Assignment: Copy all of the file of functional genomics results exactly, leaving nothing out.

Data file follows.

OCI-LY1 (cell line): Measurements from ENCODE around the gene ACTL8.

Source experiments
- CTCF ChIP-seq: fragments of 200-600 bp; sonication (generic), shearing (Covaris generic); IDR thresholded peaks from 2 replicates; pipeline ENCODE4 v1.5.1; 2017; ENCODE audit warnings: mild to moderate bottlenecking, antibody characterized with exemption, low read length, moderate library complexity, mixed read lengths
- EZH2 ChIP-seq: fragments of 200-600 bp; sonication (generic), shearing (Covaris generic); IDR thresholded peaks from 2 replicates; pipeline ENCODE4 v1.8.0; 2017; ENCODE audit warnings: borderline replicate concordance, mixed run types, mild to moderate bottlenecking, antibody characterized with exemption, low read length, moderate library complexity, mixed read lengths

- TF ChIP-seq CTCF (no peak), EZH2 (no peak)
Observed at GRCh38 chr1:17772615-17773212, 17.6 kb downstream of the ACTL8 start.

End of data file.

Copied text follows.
OCI-LY1 (cell line): Measurements from ENCODE around the gene ACTL8.

Source experiments
- CTCF ChIP-seq: fragments of 200-600 bp; sonication (generic), shearing (Covaris generic); IDR thresholded peaks from 2 replicates; pipeline ENCODE4 v1.5.1; 2017; ENCODE audit warnings: mild to moderate bottlenecking, antibody characterized with exemption, low read length, moderate library complexity, mixed read lengths
- EZH2 ChIP-seq: fragments of 200-600 bp; sonication (generic), shearing (Covaris generic); IDR thresholded peaks from 2 replicates; pipeline ENCODE4 v1.8.0; 2017; ENCODE audit warnings: borderline replicate concordance, mixed run types, mild to moderate bottlenecking, antibody characterized with exemption, low read length, moderate library complexity, mixed read lengths

- TF ChIP-seq CTCF (no peak), EZH2 (no peak)
Observed at GRCh38 chr1:17772615-17773212, 17.6 kb downstream of the ACTL8 start.